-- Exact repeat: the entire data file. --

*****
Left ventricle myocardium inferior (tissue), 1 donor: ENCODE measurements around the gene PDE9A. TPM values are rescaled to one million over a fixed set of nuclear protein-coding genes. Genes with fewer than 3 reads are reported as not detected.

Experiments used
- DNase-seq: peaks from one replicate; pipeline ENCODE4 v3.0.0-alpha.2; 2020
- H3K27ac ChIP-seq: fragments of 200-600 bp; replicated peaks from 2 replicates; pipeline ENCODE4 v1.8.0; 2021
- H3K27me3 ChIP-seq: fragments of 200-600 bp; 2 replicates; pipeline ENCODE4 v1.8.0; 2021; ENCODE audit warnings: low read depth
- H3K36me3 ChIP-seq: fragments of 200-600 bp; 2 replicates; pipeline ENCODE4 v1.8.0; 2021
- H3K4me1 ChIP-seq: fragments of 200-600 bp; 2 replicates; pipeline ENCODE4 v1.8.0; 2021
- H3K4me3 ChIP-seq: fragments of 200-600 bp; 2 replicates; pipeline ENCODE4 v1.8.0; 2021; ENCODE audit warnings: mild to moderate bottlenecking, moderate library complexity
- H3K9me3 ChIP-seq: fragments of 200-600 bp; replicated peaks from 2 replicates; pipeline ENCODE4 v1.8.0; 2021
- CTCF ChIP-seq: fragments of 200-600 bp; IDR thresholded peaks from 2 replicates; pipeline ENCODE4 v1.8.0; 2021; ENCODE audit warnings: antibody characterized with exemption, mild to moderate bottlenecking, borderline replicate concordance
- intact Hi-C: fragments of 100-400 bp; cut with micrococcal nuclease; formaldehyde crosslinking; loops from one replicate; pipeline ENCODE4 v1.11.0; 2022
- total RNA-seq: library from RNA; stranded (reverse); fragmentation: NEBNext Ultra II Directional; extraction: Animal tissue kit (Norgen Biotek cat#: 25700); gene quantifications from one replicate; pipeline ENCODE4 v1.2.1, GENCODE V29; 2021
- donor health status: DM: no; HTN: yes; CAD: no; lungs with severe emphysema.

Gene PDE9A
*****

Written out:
Left ventricle myocardium inferior (tissue), 1 donor: ENCODE measurements around the gene PDE9A. TPM values are rescaled to one million over a fixed set of nuclear protein-coding genes. Genes with fewer than 3 reads are reported as not detected.

Experiments used
- DNase-seq: peaks from one replicate; pipeline ENCODE4 v3.0.0-alpha.2; 2020
- H3K27ac ChIP-seq: fragments of 200-600 bp; replicated peaks from 2 replicates; pipeline ENCODE4 v1.8.0; 2021
- H3K27me3 ChIP-seq: fragments of 200-600 bp; 2 replicates; pipeline ENCODE4 v1.8.0; 2021; ENCODE audit warnings: low read depth
- H3K36me3 ChIP-seq: fragments of 200-600 bp; 2 replicates; pipeline ENCODE4 v1.8.0; 2021
- H3K4me1 ChIP-seq: fragments of 200-600 bp; 2 replicates; pipeline ENCODE4 v1.8.0; 2021
- H3K4me3 ChIP-seq: fragments of 200-600 bp; 2 replicates; pipeline ENCODE4 v1.8.0; 2021; ENCODE audit warnings: mild to moderate bottlenecking, moderate library complexity
- H3K9me3 ChIP-seq: fragments of 200-600 bp; replicated peaks from 2 replicates; pipeline ENCODE4 v1.8.0; 2021
- CTCF ChIP-seq: fragments of 200-600 bp; IDR thresholded peaks from 2 replicates; pipeline ENCODE4 v1.8.0; 2021; ENCODE audit warnings: antibody characterized with exemption, mild to moderate bottlenecking, borderline replicate concordance
- intact Hi-C: fragments of 100-400 bp; cut with micrococcal nuclease; formaldehyde crosslinking; loops from one replicate; pipeline ENCODE4 v1.11.0; 2022
- total RNA-seq: library from RNA; stranded (reverse); fragmentation: NEBNext Ultra II Directional; extraction: Animal tissue kit (Norgen Biotek cat#: 25700); gene quantifications from one replicate; pipeline ENCODE4 v1.2.1, GENCODE V29; 2021
- donor health status: DM: no; HTN: yes; CAD: no; lungs with severe emphysema.

Gene PDE9A